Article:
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Preheat the oven to 400°F. Season the chicken thighs with 2 teaspoons of the salt and 1 teaspoon of the black pepper. Place on a rimmed baking sheet, skin side up, and roast for 20 minutes, or until the skin is lightly browned. Remove from the oven and set aside. Don’t throw that fat away, it’s going in the gumbo later.
In a heavy Dutch oven over medium heat, make a dark roux by simmering the oil and flour for about 45 minutes. Once the roux is the color of milk chocolate, add the trinity of onion, bell pepper, and celery and stir once every 5 seconds for about a minute until the vegetables begin to soften and caramelize. The roux is rocking hot, so these vegetables are going to cook really quickly. Don’t walk away! After a minute, add the garlic and bay leaves and cook for another 30 seconds, stirring frequently.
Deglaze the pot with the beer, scraping the bottom with a wooden spoon until all the browned bits are released. Stir constantly until it returns to a simmer. Add the stock and continue stirring until it returns to a simmer. Add the remaining 1 teaspoon salt and 1 teaspoon black pepper and the cayenne. Add the reserved chicken thighs (skin, bones, everything) and their fat and the sausage. Bring back to a bare simmer, being careful not to let it boil and not to let the roux scorch, reduce the heat to the lowest setting on your stove, and cover. Simmer for 3 hours, stirring every 30 minutes, scraping the bottom each time. Your gumbo should begin to thicken, but not like gravy. If it starts getting too thick before the 3 hours are up and you have to hit it with a little water to thin it, do so.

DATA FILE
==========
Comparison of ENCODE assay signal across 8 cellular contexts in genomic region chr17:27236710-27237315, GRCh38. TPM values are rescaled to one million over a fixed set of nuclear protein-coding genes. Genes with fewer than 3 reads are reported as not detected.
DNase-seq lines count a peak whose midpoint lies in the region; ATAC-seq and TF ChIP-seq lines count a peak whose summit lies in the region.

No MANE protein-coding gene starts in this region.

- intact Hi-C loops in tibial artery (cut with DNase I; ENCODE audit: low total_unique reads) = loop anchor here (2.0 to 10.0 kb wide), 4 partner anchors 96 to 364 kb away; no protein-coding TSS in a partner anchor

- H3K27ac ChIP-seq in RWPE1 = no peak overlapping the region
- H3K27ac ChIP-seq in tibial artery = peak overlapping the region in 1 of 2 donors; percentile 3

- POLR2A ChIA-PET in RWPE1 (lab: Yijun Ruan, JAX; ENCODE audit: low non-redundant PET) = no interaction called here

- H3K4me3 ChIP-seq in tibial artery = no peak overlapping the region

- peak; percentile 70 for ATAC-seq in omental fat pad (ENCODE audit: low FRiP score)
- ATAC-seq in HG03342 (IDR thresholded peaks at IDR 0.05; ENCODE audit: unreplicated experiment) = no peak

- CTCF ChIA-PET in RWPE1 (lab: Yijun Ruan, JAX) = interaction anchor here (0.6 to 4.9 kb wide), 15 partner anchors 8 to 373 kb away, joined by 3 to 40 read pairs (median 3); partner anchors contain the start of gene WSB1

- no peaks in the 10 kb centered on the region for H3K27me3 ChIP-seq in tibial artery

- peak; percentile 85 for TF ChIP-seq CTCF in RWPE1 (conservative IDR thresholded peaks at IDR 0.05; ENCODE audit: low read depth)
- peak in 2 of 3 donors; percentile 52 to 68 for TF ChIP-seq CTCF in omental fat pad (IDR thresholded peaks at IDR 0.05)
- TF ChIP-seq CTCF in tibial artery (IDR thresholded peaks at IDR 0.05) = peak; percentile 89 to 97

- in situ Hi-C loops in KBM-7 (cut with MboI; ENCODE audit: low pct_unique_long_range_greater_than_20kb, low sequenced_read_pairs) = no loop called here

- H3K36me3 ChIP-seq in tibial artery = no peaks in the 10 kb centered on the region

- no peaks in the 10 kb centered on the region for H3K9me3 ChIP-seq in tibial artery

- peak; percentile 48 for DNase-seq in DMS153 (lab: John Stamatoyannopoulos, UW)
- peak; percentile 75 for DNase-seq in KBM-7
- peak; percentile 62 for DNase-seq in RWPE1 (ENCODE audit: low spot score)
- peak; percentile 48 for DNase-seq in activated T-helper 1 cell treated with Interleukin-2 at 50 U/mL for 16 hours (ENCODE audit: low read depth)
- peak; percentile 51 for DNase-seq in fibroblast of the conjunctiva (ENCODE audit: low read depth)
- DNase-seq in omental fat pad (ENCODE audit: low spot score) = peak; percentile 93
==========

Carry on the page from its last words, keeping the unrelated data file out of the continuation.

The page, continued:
Do not skim that fat off the top.
Serve with rice. Garnish with sliced green onions. If you want to bump up the heat, add a little scoop of pepper paste.